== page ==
Wawa Is Planning Even More Center City Expansion
Reversing an old trend, Wawa is making a big push into Center City.
Today is Wawa Day, celebrating the anniversary of the first Wawa convenience store’s opening on April 16th, 1964, in Folsom. Free cups of coffee are given to patrons chain-wide. As such, a line of corporate heads — as well as Mayor Jim Kenney and sports media personality Howard Eskin — were on hand at the Wawa flagship store at Broad and Walnut to pour the ceremonial “first cup of free coffee” and make some major announcements.
On the charitable side, Wawa CEO Chris Gheysens announced the Wawa Foundation was well on its way to giving away $50 million over five years; it had donated $22 million over the past two years. The foundation also produced a large ceremonial check for $500,000 to No More Fire Deaths.
The pilot campaign, a joint production of the Philadelphia Fire Department and the Philadelphia chapter of the American Red Cross, used a targeted approach to educate residents about fire escape plans and give away smoke alarms. Outgoing Fire Commissioner Derrick Sawyer said three families in Southwest Philly were able to escape fires thanks to the plan. There were 12 fire deaths last year, the lowest in the city’s recorded history.
Then came the big retail announcement: As Philadelphia magazine reported yesterday, Wawa is opening a new store at 1900 Market Street. It will actually be situated at 20th and Market streets, and at 7,000 square feet will be the company’s largest. (The flagship store at Broad and Walnut is 5,380 square feet.) It will have 25 “bar seats” for customers to sit at, the most at any Wawa location. The company is aiming to have it open by the end of the year.
It was a quick turnaround for Wawa; Gheysens said the company signed a lease for the space just a few weeks ago. A suburban Wawa takes about three or four years of planning in order to open, partially due to having gas pumps. A store without gas can open much more quickly.
Gheysens had even bigger news than the new Market Street location: More Wawa locations are on the way in Center City.
Gheysens told Philadelphia magazine he hopes to be able to announce “a few” more Center City locations by the end of the year — including one to replace the location at 11th and Arch that closed last year.
“We closed the store last year over in the Chinatown area at 11th and Arch, I think you’ll see something come to replace that — a bigger, better location,” Gheysens said. “You think about Philadelphia, we’ve come to the South side of City Hall. We are coming now to the west side. As you look where people and traffic are, we’re really looking right around Center City right now.”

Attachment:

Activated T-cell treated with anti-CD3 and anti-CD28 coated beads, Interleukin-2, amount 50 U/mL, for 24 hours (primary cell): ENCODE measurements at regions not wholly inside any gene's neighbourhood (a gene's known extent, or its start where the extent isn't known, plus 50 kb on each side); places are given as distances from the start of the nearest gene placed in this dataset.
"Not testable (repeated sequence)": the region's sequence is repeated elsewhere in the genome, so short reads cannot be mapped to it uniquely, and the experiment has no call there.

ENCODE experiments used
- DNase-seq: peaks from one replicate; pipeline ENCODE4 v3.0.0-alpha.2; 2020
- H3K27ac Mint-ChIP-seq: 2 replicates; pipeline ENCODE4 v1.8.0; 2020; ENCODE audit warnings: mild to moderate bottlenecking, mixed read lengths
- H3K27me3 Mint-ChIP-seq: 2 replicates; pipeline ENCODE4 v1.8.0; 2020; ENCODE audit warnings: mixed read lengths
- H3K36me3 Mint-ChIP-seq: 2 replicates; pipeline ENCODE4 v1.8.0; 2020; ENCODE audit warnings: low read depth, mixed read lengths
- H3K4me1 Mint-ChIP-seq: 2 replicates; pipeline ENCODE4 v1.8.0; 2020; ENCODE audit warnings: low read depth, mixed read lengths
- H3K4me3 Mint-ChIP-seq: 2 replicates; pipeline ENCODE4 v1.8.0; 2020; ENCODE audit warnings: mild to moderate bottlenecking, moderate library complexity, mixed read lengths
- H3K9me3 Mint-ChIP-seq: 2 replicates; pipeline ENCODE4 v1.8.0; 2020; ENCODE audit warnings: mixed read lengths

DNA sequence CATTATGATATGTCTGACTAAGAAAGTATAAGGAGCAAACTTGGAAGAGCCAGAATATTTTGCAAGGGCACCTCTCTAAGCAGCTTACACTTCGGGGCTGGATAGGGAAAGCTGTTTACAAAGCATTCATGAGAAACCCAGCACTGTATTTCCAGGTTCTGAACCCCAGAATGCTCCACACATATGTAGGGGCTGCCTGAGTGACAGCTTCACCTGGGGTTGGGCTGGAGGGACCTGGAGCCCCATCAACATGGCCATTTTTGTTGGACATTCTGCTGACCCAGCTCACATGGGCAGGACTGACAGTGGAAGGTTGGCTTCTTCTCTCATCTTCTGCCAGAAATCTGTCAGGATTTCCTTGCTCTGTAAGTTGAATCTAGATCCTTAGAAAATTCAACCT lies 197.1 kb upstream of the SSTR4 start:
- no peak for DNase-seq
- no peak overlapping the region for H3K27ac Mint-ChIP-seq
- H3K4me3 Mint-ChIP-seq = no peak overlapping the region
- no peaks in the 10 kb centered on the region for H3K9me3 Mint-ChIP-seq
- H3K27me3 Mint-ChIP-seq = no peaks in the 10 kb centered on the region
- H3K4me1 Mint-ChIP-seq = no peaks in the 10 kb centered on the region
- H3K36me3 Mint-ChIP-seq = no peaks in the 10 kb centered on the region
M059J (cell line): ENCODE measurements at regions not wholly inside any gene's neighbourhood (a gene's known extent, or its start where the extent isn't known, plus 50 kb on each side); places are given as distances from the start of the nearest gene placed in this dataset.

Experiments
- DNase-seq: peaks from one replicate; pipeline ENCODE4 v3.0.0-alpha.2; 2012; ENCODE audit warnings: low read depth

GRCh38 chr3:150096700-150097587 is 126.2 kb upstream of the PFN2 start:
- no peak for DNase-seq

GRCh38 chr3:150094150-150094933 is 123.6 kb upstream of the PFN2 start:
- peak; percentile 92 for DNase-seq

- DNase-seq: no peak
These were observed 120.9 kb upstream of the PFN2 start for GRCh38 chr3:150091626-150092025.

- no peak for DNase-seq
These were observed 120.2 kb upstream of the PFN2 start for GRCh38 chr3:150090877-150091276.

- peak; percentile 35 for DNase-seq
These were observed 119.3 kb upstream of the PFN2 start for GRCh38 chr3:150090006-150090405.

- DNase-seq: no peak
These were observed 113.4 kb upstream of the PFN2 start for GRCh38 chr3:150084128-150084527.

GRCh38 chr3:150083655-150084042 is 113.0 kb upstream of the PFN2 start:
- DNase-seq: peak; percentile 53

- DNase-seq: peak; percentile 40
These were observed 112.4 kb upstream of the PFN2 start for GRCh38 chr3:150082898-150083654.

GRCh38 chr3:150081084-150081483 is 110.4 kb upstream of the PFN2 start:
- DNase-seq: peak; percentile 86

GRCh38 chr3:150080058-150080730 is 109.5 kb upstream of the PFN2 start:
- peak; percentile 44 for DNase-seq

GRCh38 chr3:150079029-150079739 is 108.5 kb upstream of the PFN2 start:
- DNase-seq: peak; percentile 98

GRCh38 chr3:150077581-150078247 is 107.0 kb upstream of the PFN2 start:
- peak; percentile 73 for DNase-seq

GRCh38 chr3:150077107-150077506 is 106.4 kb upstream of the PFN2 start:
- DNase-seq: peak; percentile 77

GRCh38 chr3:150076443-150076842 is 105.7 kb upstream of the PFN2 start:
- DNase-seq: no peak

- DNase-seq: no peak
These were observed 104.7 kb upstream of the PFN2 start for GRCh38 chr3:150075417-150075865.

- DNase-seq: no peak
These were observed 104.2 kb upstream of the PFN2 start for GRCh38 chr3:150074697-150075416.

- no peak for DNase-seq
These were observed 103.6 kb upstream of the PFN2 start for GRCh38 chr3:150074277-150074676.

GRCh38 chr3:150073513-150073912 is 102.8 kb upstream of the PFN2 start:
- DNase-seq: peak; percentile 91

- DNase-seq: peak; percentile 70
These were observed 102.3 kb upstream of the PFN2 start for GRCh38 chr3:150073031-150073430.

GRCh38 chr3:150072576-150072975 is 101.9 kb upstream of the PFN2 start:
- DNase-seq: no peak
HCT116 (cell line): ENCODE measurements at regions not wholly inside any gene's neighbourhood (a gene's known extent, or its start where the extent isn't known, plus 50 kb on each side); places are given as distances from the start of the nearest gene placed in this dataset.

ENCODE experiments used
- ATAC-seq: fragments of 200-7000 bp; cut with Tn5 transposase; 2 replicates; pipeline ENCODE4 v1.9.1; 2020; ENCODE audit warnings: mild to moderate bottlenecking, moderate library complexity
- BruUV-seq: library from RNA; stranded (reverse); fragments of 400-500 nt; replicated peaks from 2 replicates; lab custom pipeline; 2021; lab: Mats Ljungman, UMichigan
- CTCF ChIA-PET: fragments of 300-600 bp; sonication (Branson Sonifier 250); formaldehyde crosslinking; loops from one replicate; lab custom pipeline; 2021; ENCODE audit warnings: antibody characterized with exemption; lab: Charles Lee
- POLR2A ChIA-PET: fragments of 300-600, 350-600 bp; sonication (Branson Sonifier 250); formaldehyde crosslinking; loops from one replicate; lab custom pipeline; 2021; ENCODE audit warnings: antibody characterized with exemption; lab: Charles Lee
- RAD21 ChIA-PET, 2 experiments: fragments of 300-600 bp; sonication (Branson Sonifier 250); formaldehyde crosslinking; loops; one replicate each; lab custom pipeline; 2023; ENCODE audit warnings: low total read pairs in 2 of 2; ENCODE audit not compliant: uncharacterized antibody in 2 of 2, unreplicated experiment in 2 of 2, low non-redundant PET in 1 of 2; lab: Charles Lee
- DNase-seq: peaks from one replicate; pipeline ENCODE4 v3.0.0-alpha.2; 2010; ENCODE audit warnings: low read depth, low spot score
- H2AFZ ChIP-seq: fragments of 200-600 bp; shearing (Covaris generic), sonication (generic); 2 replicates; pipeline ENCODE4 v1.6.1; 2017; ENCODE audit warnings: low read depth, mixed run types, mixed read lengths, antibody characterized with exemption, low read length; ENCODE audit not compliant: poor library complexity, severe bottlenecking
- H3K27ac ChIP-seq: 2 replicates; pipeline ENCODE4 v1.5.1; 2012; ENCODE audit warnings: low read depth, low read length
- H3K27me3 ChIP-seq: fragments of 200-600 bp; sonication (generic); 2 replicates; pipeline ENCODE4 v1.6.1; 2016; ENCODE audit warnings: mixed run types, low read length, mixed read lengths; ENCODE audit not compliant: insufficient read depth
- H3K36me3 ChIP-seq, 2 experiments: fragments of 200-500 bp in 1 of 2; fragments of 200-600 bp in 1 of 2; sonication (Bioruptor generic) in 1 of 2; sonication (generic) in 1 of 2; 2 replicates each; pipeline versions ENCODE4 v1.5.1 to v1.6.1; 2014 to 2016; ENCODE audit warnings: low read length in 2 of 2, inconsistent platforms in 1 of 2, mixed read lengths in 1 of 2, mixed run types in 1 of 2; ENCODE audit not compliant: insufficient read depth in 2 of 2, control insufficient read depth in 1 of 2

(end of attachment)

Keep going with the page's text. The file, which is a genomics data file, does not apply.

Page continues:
Here’s a video of Mayor Kenney pouring a cup of Wawa coffee as Howard Eskin looks over his shoulder. pic.twitter.com/EczzxFqGBx
— Dan McQuade (@dhm) April 14, 2016
The move is a shift for Wawa, which several years ago closed two locations (20th & Locust and 20th & Chestnut) — that led to “WawaTF” protests in Center City. But after the “test” flagship store — the first with indoor seating — in the old Robinson Luggage location at Broad and Walnut was successful, it paved the way for a broader expansion downtown.
The 19th and Market location, in a building owned by Brandywine Realty Trust, was chosen due to the expanding apartment/condo market in the Market Street West corridor (or Penn Center, Commerce Square, central business district, whatever you want to call it). Brandywine is also finishing off an apartment building across the street from the new Wawa.
“We firmly believe that Philadelphia is in the ascendancy,” Brandywine CEO Jerry Sweeney said. “This city will be more exciting five years from now that it is today, and we’re betting a lot of our future on that. It’s certainly comforting that Wawa is expanding its retail operation in the city because it’s a real validation of all the great progress Philadelphia is making and will continue to make.
“In terms of this location, for us it’s a great validation of the maturity of the Market Street West corridor. It’s historically been just a group of office buildings, but … it’s becoming a full, integrated mixed-use neighborhood. It will have residents, thousands of office workers, great access to retail.”
Asked what had changed in the eight years since Wawa closed several downtown locations, Gheysens said both Center City and Wawa had changed.
“We closed some stores here in Center City, which people talk about today still,” Gheysens says, adding that the company will soon have six stores open downtown (that includes the one at 21st and Hamilton). “What’s changed for Wawa is, believe it or not, we believe that we can open up a non-gas store with our food offerings to meet the needs of today’s consumer. This [Broad and Walnut] store, which was a test, showed us that’s true.
“And the city, under Mayor Nutter and now under Mayor Kenney, the growth of the Center City business district is just phenomenal. … there are some beautiful, wonderful things happening here. The vibrancy of the city is alive and well.”
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